Machiavelli criticizes Plato’s explicit celebration of the contemplative philosophic life over the active political life as harmful both to politics and to philosophy, he praises Homer as an effective teacher of political leaders or "princes," and he follows the example of Homer by hiding his own philosophic life under the guise of one who exclusively leads and admires the active political life. Machiavelli, however, responding to the Platonic and also Christian legacy of radically depreciating the political life during his own times, departs from Homer’s portrayal of the political life of virtue as tragic and therefore pointing beyond itself to the contemplative philosophic life, by portraying the political life of virtue, if properly understood, as one that leads to happiness and therefore does not so clearly point beyond itself to the contemplative philosophic life.
Plato criticizes Homer’s effort to promote religious skepticism through his portrayal of the gods for overestimating the power of human reason and underestimating the power of human passions, and he criticizes Homer’s education concerning human excellence for inadvertently glamorizing the passionate and tragic hero Achilles and all too effectively hiding his own example as a philosophic thinker behind the mask of the divinely inspired singer. Plato therefore replaces the Homeric education with a new, poetic, Platonic education that presents Socrates – the fearless, dispassionate, self-sufficient, apolitical philosopher who promulgates the pious, edifying, and reassuring doctrines of the separate Forms and the Immortality of the Soul – as an explicit object of admiration and model for imitation.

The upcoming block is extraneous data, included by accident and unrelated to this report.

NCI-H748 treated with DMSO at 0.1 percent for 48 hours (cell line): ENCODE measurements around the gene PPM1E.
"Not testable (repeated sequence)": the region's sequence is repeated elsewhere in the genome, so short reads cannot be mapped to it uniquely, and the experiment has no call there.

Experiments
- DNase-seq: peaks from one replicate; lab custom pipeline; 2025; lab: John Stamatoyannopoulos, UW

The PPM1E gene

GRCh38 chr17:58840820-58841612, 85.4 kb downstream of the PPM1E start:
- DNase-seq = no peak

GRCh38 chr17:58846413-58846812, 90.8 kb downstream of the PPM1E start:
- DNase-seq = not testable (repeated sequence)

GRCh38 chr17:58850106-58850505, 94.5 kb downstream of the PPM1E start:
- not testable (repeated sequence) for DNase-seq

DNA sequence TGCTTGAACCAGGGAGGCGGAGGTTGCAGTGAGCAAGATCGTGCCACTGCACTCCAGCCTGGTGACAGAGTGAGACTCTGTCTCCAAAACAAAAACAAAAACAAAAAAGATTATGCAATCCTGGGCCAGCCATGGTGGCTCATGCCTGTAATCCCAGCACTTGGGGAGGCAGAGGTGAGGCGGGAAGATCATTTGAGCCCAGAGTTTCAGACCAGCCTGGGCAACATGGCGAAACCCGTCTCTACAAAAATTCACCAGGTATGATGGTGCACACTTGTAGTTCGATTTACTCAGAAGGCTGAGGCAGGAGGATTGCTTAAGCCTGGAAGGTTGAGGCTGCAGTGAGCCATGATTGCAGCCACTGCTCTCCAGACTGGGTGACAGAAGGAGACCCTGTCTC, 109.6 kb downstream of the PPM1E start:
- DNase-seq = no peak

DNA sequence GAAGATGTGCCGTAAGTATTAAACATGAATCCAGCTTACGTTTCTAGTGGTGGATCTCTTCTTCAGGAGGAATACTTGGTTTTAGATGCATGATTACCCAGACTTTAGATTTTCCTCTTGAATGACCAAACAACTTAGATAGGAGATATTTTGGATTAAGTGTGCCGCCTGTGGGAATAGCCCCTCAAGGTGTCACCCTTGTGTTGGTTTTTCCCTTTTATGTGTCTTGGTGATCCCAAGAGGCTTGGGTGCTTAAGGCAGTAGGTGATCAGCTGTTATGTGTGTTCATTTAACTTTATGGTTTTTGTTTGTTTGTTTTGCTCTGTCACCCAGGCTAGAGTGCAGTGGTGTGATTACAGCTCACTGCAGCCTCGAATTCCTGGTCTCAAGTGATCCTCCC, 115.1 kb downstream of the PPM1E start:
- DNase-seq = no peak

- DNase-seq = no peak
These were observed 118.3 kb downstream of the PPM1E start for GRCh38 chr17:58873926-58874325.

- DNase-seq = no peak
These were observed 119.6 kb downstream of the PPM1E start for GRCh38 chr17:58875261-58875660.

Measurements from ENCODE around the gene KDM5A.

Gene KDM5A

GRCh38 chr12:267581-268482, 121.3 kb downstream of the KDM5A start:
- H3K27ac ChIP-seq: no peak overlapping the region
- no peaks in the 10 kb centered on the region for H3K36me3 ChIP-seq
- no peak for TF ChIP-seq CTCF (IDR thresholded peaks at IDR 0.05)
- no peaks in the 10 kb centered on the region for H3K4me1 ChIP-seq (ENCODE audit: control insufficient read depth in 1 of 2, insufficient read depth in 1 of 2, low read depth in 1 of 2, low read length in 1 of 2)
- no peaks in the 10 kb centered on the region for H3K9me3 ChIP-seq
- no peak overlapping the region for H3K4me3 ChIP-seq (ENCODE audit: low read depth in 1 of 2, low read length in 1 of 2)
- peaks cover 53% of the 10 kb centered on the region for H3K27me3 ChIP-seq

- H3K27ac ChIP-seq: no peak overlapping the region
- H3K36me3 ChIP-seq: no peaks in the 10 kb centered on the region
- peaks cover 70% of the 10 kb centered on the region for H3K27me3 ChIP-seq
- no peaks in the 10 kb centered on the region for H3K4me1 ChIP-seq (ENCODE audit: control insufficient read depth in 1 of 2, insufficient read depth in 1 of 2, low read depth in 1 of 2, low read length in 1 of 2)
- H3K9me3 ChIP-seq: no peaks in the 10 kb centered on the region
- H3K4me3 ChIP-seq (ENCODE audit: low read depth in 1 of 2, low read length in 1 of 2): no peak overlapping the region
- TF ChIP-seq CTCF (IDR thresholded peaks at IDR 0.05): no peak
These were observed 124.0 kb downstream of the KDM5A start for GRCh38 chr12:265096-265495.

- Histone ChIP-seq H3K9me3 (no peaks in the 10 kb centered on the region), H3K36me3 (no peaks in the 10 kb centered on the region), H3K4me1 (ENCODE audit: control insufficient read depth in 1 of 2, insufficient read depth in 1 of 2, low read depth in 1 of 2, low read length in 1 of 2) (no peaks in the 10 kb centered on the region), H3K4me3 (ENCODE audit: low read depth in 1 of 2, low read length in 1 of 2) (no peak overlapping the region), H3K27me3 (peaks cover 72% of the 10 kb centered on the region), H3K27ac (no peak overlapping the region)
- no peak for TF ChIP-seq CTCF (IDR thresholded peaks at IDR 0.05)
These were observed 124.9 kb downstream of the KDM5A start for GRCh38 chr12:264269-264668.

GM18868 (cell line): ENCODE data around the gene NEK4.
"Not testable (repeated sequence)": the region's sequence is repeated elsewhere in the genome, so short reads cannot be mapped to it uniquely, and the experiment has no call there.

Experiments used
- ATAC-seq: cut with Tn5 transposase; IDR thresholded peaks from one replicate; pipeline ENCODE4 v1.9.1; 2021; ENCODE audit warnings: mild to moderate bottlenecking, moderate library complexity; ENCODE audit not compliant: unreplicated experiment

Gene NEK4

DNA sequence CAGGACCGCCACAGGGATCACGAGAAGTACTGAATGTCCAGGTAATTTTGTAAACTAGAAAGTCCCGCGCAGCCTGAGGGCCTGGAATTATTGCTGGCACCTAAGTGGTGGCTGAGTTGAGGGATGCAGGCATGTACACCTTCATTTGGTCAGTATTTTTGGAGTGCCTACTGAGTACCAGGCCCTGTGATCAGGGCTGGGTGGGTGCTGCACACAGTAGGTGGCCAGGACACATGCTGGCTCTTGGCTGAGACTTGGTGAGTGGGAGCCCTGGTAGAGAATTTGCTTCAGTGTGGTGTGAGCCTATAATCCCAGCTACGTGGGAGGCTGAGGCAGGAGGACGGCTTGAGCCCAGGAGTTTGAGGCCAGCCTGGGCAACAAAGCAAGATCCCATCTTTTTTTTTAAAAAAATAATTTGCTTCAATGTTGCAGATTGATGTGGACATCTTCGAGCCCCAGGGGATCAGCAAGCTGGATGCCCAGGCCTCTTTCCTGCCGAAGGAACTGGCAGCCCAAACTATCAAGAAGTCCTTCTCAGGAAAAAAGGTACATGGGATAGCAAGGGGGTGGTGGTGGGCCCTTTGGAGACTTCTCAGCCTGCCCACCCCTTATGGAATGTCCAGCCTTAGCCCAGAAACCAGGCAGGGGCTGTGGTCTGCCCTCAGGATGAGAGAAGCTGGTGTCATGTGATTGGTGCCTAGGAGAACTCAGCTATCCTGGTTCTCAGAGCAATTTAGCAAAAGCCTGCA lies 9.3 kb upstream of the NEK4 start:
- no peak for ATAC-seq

A study of Homer in conjunction with Plato, Machiavelli, and Nietzsche confirms that Homer was a philosophic thinker and that he plays an illuminating role in the thought of each of the three political philosophers. This study also shows that there are many ways of living a philosophic life; that philosophers may present themselves in different guises depending on the political, religious, and intellectual circumstances they may find themselves in; that their most fundamental choice is whether or not to present themselves explicitly as philosophers; and that therefore we must broaden our understanding of who a philosopher is beyond those who explicitly present themselves as philosophers and consider the possibility that a number of poets, statesmen, historians, and even theologians of the past may also be philosophers in their own right.